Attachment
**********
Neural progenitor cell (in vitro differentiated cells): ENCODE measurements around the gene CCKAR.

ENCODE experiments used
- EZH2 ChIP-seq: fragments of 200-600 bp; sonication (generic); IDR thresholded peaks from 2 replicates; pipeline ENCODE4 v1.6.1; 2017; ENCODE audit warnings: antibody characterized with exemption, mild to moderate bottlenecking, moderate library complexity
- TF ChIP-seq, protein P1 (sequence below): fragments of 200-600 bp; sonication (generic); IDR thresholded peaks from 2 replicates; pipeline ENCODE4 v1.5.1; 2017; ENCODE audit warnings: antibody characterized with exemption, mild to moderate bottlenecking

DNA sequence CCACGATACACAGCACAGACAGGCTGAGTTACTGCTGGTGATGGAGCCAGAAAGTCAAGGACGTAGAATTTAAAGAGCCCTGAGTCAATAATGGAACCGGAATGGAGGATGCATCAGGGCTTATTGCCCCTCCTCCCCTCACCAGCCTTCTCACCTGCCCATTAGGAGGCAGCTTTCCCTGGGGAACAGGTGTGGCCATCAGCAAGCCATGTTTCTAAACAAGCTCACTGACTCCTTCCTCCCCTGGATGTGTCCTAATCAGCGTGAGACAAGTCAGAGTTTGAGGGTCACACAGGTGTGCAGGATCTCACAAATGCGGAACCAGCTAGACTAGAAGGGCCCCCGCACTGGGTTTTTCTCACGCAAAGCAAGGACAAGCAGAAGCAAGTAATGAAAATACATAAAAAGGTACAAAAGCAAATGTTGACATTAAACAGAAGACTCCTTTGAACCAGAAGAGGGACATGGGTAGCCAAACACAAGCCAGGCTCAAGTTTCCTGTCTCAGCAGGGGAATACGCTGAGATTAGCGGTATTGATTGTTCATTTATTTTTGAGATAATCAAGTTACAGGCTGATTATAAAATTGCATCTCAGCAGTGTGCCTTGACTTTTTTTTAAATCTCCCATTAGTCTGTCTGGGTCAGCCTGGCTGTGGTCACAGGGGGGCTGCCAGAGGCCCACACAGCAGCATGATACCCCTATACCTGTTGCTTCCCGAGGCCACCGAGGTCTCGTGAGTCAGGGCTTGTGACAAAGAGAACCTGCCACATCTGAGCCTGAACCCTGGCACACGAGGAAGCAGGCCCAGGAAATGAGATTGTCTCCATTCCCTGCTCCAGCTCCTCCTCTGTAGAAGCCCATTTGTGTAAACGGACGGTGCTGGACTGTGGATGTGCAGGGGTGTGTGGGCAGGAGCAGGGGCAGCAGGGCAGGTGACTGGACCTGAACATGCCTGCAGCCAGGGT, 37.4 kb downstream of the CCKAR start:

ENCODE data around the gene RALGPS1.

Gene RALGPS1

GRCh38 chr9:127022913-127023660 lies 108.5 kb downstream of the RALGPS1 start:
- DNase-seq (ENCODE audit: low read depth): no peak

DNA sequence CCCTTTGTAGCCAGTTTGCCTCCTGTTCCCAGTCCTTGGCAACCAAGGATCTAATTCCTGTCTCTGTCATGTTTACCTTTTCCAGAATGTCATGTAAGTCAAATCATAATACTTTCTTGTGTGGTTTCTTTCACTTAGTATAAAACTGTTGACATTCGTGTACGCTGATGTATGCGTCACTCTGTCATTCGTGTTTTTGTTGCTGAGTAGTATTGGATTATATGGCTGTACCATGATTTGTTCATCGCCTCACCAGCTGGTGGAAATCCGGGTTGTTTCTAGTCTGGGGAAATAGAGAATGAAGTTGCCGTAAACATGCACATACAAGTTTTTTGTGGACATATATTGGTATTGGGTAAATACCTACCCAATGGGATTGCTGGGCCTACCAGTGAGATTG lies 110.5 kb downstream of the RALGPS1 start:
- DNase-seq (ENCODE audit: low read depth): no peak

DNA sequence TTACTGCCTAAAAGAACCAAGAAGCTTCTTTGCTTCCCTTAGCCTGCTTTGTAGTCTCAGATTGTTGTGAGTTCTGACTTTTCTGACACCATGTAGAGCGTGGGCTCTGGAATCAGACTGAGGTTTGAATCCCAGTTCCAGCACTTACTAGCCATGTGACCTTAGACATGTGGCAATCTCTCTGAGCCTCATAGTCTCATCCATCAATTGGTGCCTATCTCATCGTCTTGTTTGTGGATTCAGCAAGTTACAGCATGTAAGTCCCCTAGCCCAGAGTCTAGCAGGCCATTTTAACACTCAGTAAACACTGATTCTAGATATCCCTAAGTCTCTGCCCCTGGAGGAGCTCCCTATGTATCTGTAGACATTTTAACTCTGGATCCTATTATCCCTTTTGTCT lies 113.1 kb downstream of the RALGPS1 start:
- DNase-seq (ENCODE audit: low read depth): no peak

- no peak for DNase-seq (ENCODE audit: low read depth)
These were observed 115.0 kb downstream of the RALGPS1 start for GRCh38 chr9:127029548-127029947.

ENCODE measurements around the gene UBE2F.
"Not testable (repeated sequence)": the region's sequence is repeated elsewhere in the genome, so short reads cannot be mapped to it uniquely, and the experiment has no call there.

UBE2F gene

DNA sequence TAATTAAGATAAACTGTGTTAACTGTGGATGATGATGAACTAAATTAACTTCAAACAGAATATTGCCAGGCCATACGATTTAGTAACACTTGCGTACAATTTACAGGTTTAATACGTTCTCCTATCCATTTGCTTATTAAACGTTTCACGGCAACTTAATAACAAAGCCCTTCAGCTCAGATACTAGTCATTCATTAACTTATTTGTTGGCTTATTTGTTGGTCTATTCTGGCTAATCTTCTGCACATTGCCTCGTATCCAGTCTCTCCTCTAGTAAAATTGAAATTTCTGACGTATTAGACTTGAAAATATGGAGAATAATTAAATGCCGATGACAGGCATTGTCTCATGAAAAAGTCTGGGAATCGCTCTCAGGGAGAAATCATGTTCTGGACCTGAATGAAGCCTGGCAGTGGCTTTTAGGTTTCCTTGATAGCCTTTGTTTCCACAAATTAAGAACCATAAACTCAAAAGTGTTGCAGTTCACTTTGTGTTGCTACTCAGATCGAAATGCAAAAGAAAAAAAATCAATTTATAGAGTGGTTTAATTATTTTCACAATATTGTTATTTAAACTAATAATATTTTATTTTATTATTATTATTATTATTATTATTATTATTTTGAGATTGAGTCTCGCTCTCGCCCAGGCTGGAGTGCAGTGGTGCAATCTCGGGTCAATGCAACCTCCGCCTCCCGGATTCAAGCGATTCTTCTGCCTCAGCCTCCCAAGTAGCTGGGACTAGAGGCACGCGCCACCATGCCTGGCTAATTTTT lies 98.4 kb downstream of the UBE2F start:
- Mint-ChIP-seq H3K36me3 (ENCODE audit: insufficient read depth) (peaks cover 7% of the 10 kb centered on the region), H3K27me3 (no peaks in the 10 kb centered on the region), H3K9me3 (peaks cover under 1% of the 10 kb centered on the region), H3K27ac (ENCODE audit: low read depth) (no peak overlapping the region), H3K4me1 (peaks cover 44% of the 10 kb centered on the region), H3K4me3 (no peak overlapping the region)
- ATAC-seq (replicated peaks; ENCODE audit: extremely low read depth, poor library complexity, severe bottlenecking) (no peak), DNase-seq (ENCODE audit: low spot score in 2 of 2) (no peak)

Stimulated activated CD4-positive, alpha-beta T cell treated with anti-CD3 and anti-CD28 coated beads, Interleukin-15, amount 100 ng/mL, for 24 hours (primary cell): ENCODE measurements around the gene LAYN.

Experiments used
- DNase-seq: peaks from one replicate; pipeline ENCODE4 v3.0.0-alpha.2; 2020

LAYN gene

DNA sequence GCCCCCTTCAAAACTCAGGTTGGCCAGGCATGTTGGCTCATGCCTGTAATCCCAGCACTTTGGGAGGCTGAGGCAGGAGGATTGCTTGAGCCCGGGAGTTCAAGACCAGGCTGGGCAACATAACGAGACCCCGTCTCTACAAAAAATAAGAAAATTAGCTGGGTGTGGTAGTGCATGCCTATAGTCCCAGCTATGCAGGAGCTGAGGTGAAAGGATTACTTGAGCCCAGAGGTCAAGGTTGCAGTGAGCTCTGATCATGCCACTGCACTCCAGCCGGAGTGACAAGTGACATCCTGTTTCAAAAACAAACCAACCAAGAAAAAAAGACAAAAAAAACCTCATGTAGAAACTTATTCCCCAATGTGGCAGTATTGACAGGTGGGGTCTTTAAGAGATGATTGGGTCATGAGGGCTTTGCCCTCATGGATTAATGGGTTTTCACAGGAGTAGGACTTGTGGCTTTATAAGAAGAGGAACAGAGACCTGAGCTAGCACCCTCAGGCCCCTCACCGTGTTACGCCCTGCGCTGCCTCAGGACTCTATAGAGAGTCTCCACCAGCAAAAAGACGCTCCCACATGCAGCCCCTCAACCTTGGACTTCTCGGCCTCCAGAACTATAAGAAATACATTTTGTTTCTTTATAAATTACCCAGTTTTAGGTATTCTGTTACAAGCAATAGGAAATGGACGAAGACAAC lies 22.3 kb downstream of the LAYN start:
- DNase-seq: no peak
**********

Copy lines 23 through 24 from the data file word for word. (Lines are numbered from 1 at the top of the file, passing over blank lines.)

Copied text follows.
Experiments used
- DNase-seq: peaks from one replicate; pipeline ENCODE4 v3.0.0-alpha.2; 2020